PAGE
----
Ever since we started our podcast way back (it feels that way) in February, one of our top goals has been to visit the Spreewood Distillery and document the trip for all of you. Of course, life (Covid-19) got in the way. Recently, we were finally able to make the trip and this was the best excuse to have an entire episode dedicated to German whiskey in general. For all the details about the tour and our experience, take a listen. However, here we have some advice to elaborate on.
If you've heard the episode already, then you already know we ran into a few obstacles getting to our destination. The main problem was actually getting on the train! German regional trains have special wagons specifically for bicycle storage, which we had all used many times before. This was, however, the first time these wagons were so full that I wasn't able to get onto the train. This was the result of a few factors: first, it was a weekend with great weather, which meant many people were in the mood to do some cycling and secondly, the train we were taking was also the same train to a very popular summer destination (Spreewald Nature Reserve).
If you and your friends will be taking the train and bringing along bicycles, be sure to arrive on the platform extra early (20-30 minutes) to beat the crowds and have your tickets (including your bicycle ticket) bought well before the train arrives. When the train arrives at the platform, keep an eye out for the large bicycle symbols printed on some of the wagons. These are the areas you need to get to ASAP. Run, do not walk, to the bicycle storage areas. If too many people get there before you it may mean missing your train and having to wait 30 minutes or more for the next one.
An image gallery of our whiskey adventure
We did our best to document our trip to the distillery for all of you. Maybe some of you feel inspired to visit yourself or buy a bottle of Stork? To learn more about Spreewood Distillers and their offerings, check out their website.
Just to be clear, we are not sponsored by Spreewood Distillers and have not been paid in any way. We suggest their whiskey simply because it's very good.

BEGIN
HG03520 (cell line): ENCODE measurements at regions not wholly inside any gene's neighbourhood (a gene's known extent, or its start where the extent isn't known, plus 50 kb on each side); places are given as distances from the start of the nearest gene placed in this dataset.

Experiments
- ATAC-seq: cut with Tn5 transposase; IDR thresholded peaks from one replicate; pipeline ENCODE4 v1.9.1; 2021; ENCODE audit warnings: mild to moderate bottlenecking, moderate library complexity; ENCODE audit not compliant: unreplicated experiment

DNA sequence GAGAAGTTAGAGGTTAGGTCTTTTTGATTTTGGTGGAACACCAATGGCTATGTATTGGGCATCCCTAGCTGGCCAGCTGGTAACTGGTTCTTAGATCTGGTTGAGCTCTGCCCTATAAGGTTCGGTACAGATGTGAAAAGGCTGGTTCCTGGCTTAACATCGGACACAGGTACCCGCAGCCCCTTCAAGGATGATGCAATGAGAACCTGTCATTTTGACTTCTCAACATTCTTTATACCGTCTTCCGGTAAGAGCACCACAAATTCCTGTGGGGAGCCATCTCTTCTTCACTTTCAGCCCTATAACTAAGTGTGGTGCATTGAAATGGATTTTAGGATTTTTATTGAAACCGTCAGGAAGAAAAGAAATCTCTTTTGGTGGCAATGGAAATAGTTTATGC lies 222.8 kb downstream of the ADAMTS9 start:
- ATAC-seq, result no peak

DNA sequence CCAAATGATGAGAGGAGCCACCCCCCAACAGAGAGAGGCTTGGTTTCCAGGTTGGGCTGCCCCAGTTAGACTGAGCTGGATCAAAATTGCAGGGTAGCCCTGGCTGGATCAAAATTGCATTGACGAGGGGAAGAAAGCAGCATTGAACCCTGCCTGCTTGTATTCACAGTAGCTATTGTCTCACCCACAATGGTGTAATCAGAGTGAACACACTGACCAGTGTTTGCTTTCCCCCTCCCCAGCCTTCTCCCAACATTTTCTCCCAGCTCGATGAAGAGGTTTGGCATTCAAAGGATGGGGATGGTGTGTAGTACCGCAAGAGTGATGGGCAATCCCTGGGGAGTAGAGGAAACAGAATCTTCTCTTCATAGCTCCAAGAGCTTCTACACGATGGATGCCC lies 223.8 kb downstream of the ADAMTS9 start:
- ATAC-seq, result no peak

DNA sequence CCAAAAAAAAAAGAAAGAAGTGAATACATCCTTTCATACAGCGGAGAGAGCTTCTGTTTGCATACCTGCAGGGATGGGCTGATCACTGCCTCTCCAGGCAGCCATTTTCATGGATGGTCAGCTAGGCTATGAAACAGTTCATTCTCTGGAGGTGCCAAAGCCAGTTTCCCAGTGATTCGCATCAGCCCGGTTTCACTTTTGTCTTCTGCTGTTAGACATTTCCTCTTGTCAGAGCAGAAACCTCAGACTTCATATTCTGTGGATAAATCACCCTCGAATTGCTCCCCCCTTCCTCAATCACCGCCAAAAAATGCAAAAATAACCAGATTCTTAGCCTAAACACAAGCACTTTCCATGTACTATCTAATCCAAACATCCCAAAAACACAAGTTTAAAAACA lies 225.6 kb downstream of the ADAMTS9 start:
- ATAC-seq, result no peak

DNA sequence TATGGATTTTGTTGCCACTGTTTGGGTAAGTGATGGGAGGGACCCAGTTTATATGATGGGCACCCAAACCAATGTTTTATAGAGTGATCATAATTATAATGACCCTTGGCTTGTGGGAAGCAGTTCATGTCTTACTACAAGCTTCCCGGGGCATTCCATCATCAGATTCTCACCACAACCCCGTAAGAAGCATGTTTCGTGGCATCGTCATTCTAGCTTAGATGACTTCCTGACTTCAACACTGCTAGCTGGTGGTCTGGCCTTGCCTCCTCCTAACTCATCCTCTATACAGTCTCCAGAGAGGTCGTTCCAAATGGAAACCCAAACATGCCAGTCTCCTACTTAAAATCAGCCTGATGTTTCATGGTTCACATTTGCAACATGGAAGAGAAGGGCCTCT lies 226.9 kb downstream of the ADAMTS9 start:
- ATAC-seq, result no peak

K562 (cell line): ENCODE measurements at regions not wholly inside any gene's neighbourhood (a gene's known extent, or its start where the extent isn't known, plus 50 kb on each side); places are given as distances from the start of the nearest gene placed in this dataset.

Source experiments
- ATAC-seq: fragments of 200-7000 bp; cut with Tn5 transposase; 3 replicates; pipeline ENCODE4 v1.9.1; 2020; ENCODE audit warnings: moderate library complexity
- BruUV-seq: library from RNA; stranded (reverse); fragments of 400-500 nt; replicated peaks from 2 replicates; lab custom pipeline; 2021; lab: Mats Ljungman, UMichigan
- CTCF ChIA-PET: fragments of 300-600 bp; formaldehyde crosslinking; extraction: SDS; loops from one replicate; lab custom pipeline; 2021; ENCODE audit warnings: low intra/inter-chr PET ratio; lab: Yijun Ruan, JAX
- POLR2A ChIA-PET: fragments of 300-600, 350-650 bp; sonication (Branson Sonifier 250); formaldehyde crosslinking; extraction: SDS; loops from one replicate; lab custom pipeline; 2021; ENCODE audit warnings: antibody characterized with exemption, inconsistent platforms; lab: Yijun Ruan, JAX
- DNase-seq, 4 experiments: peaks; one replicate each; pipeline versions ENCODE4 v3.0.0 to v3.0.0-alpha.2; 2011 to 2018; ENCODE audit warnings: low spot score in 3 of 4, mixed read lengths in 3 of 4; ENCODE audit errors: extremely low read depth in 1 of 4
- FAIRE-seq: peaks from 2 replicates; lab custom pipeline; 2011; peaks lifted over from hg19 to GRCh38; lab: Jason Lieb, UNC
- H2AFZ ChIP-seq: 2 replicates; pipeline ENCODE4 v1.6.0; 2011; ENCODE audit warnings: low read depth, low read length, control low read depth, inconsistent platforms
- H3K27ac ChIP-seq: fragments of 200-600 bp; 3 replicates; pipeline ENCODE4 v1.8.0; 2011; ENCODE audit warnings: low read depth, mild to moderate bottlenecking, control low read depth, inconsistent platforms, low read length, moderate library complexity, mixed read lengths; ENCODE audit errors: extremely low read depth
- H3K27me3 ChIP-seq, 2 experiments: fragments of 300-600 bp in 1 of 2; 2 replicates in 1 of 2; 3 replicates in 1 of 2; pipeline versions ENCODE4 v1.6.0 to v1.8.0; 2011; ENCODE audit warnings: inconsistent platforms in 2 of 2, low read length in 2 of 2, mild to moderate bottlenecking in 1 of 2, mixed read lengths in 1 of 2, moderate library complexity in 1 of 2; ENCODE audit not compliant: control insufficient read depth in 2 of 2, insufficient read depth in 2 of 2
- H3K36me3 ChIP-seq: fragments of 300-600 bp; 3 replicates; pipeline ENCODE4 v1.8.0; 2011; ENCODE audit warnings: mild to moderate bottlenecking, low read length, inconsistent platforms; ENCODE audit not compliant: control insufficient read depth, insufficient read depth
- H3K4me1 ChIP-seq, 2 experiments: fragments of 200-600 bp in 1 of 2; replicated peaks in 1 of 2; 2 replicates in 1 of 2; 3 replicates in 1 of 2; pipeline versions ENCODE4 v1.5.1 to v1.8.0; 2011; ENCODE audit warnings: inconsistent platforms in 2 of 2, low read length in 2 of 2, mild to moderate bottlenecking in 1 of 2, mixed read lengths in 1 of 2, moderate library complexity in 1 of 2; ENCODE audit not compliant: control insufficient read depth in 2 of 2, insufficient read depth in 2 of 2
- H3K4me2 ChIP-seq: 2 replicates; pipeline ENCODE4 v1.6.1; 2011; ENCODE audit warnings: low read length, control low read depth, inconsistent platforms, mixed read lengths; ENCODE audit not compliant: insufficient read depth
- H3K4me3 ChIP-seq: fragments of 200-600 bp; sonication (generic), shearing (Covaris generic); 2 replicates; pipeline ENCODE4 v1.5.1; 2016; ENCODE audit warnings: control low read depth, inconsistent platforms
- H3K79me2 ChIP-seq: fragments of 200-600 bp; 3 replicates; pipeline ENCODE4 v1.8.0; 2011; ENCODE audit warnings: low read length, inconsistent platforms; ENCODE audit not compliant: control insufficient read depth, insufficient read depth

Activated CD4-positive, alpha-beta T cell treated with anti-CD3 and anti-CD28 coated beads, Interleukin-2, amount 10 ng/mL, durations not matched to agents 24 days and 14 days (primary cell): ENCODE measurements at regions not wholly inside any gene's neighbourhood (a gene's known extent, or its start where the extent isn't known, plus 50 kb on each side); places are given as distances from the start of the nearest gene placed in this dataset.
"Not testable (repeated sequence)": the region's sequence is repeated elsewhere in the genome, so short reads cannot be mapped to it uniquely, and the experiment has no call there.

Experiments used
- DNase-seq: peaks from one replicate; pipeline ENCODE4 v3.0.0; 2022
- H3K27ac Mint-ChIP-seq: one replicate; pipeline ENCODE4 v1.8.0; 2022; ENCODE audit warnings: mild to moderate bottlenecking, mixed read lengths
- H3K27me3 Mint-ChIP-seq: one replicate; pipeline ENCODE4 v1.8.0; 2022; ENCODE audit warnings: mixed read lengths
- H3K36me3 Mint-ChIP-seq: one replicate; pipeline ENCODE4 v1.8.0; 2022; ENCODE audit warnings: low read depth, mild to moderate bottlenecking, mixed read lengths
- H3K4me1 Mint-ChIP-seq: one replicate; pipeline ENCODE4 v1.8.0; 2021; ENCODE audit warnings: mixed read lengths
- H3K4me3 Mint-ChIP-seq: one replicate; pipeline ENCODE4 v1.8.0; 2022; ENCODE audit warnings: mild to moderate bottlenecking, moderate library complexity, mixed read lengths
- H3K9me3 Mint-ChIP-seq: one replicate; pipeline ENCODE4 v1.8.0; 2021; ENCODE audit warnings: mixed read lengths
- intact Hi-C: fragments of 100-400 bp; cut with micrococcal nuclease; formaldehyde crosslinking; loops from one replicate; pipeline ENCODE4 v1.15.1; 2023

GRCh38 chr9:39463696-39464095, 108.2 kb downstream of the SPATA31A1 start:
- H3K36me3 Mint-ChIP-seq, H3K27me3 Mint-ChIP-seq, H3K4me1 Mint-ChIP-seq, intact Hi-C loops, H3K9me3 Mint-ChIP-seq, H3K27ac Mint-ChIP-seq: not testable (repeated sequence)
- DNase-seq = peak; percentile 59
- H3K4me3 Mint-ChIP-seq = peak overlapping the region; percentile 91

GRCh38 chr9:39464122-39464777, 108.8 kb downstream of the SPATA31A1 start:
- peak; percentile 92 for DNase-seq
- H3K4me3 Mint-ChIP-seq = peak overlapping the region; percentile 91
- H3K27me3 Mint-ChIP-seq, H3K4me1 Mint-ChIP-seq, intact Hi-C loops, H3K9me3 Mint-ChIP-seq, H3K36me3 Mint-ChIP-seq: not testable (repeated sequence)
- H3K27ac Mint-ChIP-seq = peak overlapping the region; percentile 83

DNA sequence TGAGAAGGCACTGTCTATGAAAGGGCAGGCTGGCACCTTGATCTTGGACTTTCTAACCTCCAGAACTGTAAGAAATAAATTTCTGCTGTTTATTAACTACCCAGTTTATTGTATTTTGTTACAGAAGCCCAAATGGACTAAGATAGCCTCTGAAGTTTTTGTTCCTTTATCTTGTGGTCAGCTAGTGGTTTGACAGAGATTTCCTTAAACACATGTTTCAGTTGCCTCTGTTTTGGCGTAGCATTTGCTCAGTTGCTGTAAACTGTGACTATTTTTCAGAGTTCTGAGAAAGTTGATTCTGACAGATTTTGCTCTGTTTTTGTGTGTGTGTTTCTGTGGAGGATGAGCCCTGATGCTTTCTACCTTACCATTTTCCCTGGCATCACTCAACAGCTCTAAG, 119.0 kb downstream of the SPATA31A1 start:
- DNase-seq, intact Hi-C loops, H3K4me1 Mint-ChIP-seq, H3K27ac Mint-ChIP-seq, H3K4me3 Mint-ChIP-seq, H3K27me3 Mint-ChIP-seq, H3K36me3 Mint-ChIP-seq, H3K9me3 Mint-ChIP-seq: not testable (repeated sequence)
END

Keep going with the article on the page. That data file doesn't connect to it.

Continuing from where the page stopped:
You may have noticed that during the beginning of the episode we mentioned a man in Berlin that recently had to chase down a wild boar fully nude. Peaked your interest? Here's an article and yes, there are pictures.
Berlin: The Good, the Bad and the Ugly | EP 28
Alex in complete & utter shock
He's accepting reality: this is a bottle of Red Spot
This week's whiskey was very special for both of us. It was gifted to Alex by his girlfriend as a surprise shortly before we were about to record this episode. Luckily, my association with Alex benefited me in a huge way, as it meant I was going to be able to taste Red Spot as well! This is w whiskey by Mitchell & Son that we had labeled as our "holy grail" for a long time, but we never thought we'd actually get the chance to try it. It turned out to be just as amazing as expected (see our "Whiskey & Ratings" page). The above photos show just how surprised Alex was and luckily I was there to be able to document the moment.
Some lovely photos taken by Alex around Berlin
Considering this is an episode all about our likes and dislikes regarding Berlin, it made sense to include a small collection of photos that Alex has taken throughout the city over the years. To see more of his photographic work, please visit his website.
Scams! | EP 27
Europe is a relatively safe place to travel and the odds of you falling victim to a violent crime while visiting are very low. However, one thing that is hard to avoid as a tourist are scams. Unfortunately, you will be the fraudsters and thieves main target! Be calm regardless, because if you stay alert and know what to look for, you can avoid 99 percent of the scams thrown your way. During this week's episode we shared many personal stories and ways that you can stop a scammer in their tracks. When we ran out of time we realized we had still not talked about several different types of scams, so we're planning on a follow-up episode in the future.
If you are interested in scams want to see a behind the scenes look of how the crooks take advantage of unsuspecting tourists, we would recommend watching the TV series "Scam City." Many of the episodes can be found on YouTube.
Photos taken during our trip to the island of Rügen
As mentioned in the beginning of the episode, we were both recently camping with some friends on the German island of Rügen, which is on Germany's Baltic Sea coast and can be accessed via bridge from the city of Strahlsund. It's a beautiful area with a lot of small seaside villages. We camped at a site that is in a forest that lies at the edge of the sand dunes, which means we were only a 2-3 minute walk from the sea. The above pictures will give you an idea of the area.